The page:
The Gold finish may be too bling-y for some but if it suffers the same chamfered edge scuffing as its predecessor, a lighter colour will conceal it better than the darker Silver and Space Gray.

Aesthetically, however, we prefer how the 5c matches its case colour to the iOS 7 background. Apple is selling its own dyed leather iPhone 5s case in a multitude of shades for £35, which turns it into a 5c-looking device, but if we’re splashing out more bunce on the flagship model, we’d rather forgo the jacket and show it off.



iPhone 5s: Performance

While we continue to getting used to the new OS, using the iPhone 5s is a joy. Multi-tasking is quick, navigation is innate and it still feels slicker than Android or Windows Phone.

Restoring backed up content from your old iPhone is a matter or time, rather than effort (about three hours until all apps were re-loaded – we have a lot), and if you’re used to iOS 6, you’ll pick up the new phones and start using them immediately without much fuss.

We did experience a couple of glitches in Mail and the Camera app, which caused the iPhone 5s to crash – time will tell as to whether it’s a persisting problem.

Phone calls are clear and we didn’t experience any call-dropping in our testing. Many apps will need updating asap, however – Google’s Gmail app still displays the old iOS 6 keyboard, for example.

Sound quality is on par with the iPhone 5, but wireless connectivity (Bluetooth and Wi-Fi) seems to be a bit more stable than before - Personal Hotspot connected a lot quicker, too.

The iPhone 5s is available in 16Gb, 32Gb and 64Gb versions (see price below).


Battery life
iPhone 5s: iOS 7

Within the iPhone 5s and each new device shipping with iOS 7, you get Apple’s iWork apps - Pages, Numbers and Keynote – for free.

Swiping down on the homescreen now reveals the Search bar, while swiping apps up while in multi-tasking view will close apps.

Swipe up on the homescreen and you’ll now be presented with a handy shortcut of features ranging from activating Aeroplane mode to adjusting brightness to turning on the torch.

While there isn’t much in the way of iPhone 5s-specific iOS 7 features apart from those already mentioned, the new iPhones are clearly designed to compliment iOS 7 in terms of colour (the 5c) and the power (the 5s).

iPhone 5s: 4G

The iPhone 5s has a wider range of LTE bands that every UK provider should be able to support. We tested the 5s on EE’s 4G network and, like the iPhone 5, experienced blisteringly fast internet connections and downloads.

Of course, your actual speeds will depend on a wide breadth of parameters, but you should hope to achieve uploads and download speeds in excess of 15/20Mbps.

The pace of LTE really proves its worth when using FaceTime HD and streaming content.

iPhone 5s: Battery

Apple quotes ten hours talk time on 3G, 250-hours in standby, ten hours of internet use on 3G, LTE and Wi-Fi, with video playback running to 10 hours and audio stretching to 40 hours.



In our real-world testing, we found the iPhone 5s mimics that of its predecessor – great in standby, draining when using 3G/4G and performing graphically intensive tasks. For example, we started the day (10.20am) with 82% of battery and after a 20-minute TomTom navigation, an hour’s worth of on/off slo-motion and regular video and photo capture, and a bit of web surfing, by 12.37pm we were down to 4% and in desperate need of a recharge.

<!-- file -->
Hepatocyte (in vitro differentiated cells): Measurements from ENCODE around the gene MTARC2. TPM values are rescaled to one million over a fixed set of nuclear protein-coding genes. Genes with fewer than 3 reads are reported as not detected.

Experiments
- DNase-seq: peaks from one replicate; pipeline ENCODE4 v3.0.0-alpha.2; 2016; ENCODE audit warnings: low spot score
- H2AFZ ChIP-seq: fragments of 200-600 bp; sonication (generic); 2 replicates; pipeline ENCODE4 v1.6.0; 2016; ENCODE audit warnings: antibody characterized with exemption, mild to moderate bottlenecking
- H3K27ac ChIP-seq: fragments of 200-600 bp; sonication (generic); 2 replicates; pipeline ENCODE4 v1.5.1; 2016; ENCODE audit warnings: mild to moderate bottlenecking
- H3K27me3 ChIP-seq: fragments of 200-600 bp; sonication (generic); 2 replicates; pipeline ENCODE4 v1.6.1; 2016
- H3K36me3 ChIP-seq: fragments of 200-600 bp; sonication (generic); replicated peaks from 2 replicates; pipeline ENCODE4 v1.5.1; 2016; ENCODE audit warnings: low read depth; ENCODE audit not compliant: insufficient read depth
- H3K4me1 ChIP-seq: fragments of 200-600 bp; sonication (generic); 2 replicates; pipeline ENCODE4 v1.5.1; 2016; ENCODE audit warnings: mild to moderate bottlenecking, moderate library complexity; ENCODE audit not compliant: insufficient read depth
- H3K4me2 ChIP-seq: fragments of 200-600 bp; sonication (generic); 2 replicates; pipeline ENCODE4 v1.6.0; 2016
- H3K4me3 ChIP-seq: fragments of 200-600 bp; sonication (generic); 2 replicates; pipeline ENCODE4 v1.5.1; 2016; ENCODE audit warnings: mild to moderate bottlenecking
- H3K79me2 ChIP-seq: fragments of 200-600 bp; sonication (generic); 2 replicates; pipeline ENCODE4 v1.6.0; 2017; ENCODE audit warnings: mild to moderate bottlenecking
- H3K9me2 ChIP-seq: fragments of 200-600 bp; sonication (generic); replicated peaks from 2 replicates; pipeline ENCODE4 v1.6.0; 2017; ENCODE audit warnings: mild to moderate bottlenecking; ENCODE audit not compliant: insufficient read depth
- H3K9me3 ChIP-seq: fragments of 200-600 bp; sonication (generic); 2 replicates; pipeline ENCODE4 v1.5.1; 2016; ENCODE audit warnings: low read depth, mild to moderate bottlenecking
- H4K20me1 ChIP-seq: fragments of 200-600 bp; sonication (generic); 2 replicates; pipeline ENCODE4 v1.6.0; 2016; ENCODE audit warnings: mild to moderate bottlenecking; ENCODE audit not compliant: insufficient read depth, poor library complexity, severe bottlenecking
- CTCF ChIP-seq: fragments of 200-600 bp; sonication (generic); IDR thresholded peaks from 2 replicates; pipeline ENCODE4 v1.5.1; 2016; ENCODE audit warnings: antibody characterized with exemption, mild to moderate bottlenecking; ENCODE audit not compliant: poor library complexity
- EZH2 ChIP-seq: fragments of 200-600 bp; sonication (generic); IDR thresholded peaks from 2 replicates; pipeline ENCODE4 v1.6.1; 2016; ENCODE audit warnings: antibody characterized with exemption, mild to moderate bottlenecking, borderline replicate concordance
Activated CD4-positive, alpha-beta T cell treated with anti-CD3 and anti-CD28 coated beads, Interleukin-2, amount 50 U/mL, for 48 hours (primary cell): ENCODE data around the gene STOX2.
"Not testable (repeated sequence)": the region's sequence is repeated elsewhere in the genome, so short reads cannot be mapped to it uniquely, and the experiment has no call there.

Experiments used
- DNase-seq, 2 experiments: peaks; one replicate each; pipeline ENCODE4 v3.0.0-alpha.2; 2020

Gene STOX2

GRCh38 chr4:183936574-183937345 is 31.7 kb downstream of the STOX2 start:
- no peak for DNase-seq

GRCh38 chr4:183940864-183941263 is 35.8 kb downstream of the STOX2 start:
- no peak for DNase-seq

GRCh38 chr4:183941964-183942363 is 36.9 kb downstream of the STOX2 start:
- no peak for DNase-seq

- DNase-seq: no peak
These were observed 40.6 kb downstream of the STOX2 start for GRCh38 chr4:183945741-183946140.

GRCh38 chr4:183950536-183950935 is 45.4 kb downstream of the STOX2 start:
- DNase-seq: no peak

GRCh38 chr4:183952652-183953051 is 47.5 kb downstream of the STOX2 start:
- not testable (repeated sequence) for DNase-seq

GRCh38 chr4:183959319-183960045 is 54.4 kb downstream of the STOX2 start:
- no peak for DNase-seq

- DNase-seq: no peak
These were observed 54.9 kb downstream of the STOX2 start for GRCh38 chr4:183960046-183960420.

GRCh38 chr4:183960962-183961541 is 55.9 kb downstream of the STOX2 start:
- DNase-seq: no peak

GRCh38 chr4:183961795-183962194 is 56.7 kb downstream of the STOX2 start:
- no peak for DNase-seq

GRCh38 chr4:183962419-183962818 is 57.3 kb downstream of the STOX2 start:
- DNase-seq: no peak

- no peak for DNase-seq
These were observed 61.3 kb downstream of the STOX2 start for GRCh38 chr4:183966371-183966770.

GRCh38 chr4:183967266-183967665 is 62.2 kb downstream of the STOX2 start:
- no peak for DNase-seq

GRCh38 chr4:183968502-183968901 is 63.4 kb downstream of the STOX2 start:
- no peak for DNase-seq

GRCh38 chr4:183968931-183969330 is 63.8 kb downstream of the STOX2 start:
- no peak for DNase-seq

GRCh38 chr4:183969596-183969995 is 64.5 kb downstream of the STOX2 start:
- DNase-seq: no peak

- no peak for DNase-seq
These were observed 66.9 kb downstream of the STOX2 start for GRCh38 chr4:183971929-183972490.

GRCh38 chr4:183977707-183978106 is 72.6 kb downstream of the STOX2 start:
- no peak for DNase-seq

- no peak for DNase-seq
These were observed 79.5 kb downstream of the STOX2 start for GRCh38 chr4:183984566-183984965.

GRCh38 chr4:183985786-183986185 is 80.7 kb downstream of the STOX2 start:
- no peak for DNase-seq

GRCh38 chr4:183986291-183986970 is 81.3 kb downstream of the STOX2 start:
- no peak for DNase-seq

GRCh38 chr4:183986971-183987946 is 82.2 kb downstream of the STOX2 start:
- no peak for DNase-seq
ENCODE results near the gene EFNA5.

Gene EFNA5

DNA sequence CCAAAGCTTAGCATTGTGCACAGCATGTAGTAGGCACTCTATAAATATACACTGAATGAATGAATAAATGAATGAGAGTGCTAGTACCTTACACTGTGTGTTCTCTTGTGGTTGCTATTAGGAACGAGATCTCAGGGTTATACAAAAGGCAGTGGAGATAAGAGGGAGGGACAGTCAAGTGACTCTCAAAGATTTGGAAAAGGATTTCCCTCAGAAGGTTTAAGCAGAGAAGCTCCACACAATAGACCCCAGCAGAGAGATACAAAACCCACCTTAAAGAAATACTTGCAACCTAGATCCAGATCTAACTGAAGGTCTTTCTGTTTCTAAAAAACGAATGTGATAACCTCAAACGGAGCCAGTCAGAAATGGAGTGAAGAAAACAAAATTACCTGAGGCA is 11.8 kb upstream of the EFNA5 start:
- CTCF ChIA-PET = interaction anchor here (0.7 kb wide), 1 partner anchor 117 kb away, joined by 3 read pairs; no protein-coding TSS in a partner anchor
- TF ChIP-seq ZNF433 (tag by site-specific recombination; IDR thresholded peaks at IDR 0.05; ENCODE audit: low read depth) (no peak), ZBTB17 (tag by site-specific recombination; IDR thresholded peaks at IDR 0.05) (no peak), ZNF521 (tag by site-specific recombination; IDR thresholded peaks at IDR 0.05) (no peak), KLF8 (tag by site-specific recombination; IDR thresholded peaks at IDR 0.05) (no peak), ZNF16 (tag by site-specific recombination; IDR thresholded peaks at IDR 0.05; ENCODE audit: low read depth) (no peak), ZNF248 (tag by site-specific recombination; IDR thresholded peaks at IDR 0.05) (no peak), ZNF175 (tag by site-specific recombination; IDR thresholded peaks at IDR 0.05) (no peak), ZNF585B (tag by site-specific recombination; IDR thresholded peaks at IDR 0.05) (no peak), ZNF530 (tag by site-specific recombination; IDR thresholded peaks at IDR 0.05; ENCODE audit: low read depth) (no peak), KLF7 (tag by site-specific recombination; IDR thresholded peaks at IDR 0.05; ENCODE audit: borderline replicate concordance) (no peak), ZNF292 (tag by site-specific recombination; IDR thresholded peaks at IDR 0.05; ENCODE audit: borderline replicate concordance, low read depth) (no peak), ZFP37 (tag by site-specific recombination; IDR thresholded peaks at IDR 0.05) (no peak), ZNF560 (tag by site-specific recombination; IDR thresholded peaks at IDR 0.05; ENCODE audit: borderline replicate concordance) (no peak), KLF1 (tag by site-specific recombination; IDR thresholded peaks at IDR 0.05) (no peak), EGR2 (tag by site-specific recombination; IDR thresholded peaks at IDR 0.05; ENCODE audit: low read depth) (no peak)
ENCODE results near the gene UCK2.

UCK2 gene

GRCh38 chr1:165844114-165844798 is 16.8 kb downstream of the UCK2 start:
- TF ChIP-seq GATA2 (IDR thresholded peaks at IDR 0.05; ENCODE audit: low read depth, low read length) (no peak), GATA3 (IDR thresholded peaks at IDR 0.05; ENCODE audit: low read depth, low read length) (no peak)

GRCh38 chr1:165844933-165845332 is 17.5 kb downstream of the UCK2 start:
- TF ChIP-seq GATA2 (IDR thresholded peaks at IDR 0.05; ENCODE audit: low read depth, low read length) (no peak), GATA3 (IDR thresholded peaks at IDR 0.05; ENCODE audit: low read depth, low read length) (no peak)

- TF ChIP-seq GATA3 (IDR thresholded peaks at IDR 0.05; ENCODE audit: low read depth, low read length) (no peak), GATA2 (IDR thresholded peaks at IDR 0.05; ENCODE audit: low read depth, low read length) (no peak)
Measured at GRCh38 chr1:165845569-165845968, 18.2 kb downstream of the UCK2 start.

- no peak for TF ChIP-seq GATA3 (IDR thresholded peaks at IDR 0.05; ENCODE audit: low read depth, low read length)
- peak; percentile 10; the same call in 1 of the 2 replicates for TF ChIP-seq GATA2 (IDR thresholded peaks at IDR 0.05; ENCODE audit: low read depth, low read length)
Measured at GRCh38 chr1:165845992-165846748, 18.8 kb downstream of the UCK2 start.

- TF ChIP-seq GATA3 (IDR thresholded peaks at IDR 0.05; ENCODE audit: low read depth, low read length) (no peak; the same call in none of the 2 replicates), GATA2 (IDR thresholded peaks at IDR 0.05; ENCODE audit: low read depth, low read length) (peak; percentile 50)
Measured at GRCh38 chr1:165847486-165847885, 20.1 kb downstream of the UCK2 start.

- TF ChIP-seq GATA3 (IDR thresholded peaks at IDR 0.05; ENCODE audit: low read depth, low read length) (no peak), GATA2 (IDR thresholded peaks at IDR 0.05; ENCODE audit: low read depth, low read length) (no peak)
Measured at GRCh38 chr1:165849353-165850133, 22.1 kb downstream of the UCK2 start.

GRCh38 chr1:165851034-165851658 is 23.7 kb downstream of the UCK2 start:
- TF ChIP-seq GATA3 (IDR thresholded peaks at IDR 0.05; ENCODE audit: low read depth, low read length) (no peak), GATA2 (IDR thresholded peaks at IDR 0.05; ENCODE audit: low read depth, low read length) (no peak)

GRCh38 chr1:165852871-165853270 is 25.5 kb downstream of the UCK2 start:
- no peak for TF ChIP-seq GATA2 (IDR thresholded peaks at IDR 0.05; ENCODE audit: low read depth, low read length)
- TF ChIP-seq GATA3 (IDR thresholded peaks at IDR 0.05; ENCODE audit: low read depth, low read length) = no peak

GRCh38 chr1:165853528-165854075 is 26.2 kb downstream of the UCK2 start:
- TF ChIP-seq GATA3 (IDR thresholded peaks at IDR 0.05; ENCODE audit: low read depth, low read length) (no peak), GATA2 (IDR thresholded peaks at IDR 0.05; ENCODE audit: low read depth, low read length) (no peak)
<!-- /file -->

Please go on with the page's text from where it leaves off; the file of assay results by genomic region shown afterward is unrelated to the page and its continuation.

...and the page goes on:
As previously mentioned, app developers will need to take advantage of the new hardware to help reduce energy consumption. For now, it looks like you’ll need a portable battery pack in your pocket if you intend on hammering your new iPhone 5s all day.

In terms of battery, there’s very little between top-tier smartphones like the HTC One and Samsung Galaxy S4 – you can pretty much expect a day’s use out of all of them, unless you're the most intensive of users


iPhone 5s: Verdict

We kicked off this review by stating the 5s has the potential to be Apple’s most game-changing iPhone since inception. Apple is clearly looking to future-proof its handset while offering developers the opportunity to take advantages of its 64-bit architecture, A7 chip and M7 Coprocessor. Right now, you won’t really experience what this phone is capable of. Give it six months and we’d expect some truly groundbreaking apps to appear.

But, as ever, you’re going to have to pay for the privilege now. Off contract and SIM-free, prices range from £549 for the 16Gb model to an eye-watering £709 for the 64GB version. Our first car was cheaper than that.

At the time of writing, the cheapest monthly iPhone 5s deal we found was from EE; £26 for the 16GB and 32GB models, with an additional upfront handset cost of £260 and £350 respectively. This does, however, only come with 500MB of monthly 4G data. Not cheap.

But then this is a statement of intent. It’s not only Apple’s flagship iPhone but it’s also the best phone the company has ever made. The camera is extraordinary. Touch ID is revolutionary. The iPhone 5s is a stunner today, but expect the real fun to come tomorrow.

iPhone 5s release date: 20 September

iPhone 5s price: £549 (16GB), £629 (32GB), £709 (64GB)